Association analysis identifies TLR7 and TLR8 as novel risk genes in asthma and related disorders
- 1Institute of Human Genetics, The Bartholin Building, University of Aarhus, Aarhus, Denmark
- 2Department of Paediatrics, Aarhus University Hospital, Skejby, Denmark
- 3Institute of Preventive Medicine, Kommunehospitalet, Copenhagen, Denmark
- 4Department of Cardiology and Respiratory Medicine, Hvidovre Hospital, Hvidovre, Denmark
- 5Department of Biochemistry, Pharmacology and Genetics, Odense University Hospital, University of Southern Denmark, Odense, Denmark
- Professor A D Børglum, Institute of Human Genetics, The Bartholin Building, University of Aarhus, 8000 Aarhus C, Denmark;
- Received 30 November 2007
- Accepted 8 June 2008
- Published Online First 5 August 2008
Background: Toll-like receptors (TLRs) are structurally and functionally related and play important roles in the innate and adaptive immune system. By genome scanning, evidence of linkage between chromosome Xp22 and asthma and related atopic disorders has previously been obtained. Xp22 harbours the TLR7 and TLR8 genes.
Methods: The involvement of TLR7 and TLR8 in the aetiology of asthma and related disorders was investigated by a family based association analysis of two independently ascertained family samples comprising 540 and 424 individuals from 135 and 100 families, respectively. Ten affected individuals from families showing evidence of linkage to Xp22 were screened for sequence variations in TLR7 and 8, and nine single nucleotide polymorphisms (SNPs) identified were tested for association.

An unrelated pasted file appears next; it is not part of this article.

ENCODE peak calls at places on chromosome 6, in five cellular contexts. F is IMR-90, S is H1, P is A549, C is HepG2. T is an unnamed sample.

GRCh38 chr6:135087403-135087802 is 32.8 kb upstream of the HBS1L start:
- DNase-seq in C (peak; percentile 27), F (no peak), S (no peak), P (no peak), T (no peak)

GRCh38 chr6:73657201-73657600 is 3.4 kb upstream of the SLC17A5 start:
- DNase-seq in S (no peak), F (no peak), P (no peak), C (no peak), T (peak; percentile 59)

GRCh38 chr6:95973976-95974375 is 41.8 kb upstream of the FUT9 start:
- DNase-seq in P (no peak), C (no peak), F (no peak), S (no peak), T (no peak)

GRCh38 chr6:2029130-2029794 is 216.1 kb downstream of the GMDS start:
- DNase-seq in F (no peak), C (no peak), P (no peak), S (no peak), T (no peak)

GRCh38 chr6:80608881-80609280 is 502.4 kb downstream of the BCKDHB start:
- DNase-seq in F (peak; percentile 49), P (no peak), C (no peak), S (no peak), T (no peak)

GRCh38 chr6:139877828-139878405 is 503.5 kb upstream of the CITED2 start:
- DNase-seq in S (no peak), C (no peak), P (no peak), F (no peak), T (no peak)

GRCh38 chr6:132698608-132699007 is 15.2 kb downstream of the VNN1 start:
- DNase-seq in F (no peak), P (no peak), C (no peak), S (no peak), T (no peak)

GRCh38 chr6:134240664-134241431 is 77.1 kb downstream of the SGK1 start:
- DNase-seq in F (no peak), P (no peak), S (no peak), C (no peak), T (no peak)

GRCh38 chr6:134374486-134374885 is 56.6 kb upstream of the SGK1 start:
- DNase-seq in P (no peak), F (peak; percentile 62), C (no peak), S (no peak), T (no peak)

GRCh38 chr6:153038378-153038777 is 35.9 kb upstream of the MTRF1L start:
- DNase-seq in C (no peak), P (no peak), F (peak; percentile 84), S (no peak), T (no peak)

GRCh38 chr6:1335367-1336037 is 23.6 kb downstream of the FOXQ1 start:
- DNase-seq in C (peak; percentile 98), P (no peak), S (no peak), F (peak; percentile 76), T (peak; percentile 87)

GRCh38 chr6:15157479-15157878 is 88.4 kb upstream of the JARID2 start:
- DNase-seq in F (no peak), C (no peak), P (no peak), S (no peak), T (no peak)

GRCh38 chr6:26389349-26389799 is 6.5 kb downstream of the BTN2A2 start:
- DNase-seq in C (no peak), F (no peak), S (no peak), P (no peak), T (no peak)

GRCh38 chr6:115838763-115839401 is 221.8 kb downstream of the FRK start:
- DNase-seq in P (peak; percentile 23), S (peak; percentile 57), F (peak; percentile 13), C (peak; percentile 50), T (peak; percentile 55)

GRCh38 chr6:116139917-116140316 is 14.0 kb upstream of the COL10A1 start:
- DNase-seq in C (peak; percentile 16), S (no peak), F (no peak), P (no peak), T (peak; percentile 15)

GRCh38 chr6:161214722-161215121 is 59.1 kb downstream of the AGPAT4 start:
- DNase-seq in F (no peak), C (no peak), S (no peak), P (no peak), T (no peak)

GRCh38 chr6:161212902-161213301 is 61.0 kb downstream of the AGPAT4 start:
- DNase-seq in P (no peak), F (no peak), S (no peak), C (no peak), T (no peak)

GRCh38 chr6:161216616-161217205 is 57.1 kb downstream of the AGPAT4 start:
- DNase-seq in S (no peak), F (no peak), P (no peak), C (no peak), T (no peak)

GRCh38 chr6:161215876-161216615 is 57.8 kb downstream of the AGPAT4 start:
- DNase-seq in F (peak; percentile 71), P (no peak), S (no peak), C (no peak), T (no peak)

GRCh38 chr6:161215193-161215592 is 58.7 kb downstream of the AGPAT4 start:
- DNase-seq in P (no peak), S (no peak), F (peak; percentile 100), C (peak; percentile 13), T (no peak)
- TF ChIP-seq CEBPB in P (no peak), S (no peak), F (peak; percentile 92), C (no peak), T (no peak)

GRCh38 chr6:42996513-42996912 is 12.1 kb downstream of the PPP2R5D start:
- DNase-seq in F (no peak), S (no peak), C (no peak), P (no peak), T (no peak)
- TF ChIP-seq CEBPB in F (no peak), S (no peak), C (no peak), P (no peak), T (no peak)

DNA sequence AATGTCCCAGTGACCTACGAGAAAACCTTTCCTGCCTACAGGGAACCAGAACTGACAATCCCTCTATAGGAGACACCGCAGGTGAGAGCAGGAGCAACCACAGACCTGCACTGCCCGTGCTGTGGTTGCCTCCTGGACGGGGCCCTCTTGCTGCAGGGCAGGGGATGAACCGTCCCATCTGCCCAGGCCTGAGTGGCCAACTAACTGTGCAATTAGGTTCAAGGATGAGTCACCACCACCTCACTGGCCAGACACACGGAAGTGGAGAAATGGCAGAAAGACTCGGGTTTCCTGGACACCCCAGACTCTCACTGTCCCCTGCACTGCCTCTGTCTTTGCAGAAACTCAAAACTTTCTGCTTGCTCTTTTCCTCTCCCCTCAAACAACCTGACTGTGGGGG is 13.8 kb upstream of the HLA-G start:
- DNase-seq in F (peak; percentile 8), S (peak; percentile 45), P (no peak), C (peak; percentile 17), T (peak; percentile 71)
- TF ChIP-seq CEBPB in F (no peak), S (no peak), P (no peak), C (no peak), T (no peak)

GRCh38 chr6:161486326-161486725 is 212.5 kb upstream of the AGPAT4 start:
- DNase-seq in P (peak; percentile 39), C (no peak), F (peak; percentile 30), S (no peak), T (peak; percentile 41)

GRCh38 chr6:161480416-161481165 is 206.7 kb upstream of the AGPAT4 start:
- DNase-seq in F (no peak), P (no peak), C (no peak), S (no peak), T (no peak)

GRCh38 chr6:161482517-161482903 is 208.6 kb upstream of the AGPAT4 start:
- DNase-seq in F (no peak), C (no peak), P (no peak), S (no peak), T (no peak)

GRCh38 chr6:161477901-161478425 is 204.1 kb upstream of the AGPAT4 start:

Results: In both samples, significant associations were observed for single SNPs and haplotypes of both TLR7 and 8 in all four phenotypes investigated: asthma, rhinitis, atopic dermatitis and increased specific IgE. The most significant association was seen for rs2407992 (TLR8) in asthma (p = 0.00023, sample A and B combined, recessive model). In TLR7, rs179008 showed the strongest association. Both rs179008 and rs2407992 are of putative functional significance, potentially affecting TLR7 processing and TLR8 splicing, respectively. Haplotypes comprising the major alleles of these two SNPs were overtransmitted to the affected offspring (eg, p = 0.00012 in asthma, combined sample, additive model).
Conclusion: The results provide strong evidence that TLR7 and 8 may confer susceptibility to asthma and related atopic disorders and highlight these receptors as interesting targets for individualised, causally directed treatment.
▸ Supplementary tables are published online only at http://thorax.bmj.com/content/vol63/issue12
Funding: The work was supported by grants from the Hørslev Foundation, the Lundbeck Foundation, the Danish Medical Research Council, the Danish Lung Association, the Augustinus Foundation, the Villum Kann Rasmussen Foundation and Aarhus University Research Foundation.
Competing interests: None.
Ethics approval: Local ethics committee approval was obtained in all regions where families were recruited.